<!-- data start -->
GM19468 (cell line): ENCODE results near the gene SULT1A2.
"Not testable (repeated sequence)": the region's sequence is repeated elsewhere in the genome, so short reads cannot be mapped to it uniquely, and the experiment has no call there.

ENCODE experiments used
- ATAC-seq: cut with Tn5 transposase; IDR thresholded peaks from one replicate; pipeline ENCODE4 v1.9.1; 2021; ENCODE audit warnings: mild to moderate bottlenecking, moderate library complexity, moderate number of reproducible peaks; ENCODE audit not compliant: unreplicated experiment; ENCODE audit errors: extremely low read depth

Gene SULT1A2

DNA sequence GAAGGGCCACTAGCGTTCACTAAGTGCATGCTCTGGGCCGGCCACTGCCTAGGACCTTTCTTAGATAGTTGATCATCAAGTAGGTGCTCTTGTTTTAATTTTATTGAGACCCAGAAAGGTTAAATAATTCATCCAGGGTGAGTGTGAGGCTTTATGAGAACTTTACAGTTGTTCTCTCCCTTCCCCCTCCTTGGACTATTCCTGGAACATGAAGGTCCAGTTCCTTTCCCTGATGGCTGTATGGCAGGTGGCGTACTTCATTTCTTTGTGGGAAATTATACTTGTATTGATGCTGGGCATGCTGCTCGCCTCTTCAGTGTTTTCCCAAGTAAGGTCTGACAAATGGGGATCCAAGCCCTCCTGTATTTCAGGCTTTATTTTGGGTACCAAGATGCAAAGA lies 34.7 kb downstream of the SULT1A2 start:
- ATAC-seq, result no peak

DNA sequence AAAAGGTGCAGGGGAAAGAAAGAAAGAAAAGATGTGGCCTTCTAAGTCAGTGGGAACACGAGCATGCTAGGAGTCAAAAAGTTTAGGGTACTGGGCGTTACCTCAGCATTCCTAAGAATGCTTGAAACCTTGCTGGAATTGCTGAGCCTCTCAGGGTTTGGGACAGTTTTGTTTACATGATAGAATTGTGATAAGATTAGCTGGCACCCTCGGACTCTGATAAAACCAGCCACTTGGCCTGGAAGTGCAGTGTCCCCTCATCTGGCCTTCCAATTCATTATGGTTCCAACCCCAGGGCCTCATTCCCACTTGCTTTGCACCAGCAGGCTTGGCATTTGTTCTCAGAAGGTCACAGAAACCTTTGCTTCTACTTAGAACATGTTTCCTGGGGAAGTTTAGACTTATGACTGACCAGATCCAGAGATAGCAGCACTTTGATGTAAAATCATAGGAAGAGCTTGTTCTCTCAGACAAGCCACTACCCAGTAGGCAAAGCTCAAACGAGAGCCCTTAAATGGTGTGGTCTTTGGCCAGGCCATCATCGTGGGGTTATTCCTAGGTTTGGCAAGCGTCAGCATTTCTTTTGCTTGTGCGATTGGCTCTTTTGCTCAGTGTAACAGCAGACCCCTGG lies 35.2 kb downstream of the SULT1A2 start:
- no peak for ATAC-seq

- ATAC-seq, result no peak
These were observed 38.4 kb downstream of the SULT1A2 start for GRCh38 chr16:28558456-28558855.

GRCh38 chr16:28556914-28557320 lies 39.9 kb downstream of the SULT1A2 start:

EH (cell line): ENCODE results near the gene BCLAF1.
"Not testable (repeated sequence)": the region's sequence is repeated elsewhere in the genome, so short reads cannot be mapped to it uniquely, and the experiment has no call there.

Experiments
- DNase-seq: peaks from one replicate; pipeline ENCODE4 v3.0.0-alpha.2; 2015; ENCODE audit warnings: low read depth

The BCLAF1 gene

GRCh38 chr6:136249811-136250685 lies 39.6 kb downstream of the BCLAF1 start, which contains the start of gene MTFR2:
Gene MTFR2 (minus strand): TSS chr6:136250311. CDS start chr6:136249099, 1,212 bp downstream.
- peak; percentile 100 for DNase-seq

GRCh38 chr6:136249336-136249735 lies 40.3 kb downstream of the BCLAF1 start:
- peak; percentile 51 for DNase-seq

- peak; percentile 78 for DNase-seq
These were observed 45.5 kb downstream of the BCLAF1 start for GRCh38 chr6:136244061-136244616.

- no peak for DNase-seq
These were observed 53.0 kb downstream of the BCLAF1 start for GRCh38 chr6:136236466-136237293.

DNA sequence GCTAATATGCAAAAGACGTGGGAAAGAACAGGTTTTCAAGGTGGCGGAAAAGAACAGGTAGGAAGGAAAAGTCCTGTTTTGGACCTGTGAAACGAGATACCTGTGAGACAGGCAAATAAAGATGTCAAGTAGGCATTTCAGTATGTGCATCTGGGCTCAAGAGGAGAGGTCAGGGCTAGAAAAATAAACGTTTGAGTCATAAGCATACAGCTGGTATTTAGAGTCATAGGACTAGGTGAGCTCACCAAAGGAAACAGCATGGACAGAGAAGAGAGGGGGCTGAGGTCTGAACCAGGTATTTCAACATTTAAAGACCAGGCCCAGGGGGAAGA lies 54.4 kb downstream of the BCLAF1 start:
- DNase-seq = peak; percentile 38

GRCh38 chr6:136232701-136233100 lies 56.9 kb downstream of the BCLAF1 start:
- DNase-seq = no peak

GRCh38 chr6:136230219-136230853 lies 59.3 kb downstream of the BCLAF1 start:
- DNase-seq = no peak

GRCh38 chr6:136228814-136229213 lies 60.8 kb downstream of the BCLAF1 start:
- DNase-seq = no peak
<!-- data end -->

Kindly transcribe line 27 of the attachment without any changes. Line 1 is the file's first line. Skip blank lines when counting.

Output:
DNA sequence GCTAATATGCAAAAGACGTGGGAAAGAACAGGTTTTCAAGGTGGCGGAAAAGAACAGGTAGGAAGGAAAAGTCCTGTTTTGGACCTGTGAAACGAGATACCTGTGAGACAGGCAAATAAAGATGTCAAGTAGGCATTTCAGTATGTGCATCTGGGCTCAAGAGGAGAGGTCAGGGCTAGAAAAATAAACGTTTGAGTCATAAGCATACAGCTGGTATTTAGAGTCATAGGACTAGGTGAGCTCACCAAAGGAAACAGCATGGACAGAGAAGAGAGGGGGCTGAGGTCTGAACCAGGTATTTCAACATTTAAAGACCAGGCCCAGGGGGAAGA lies 54.4 kb downstream of the BCLAF1 start: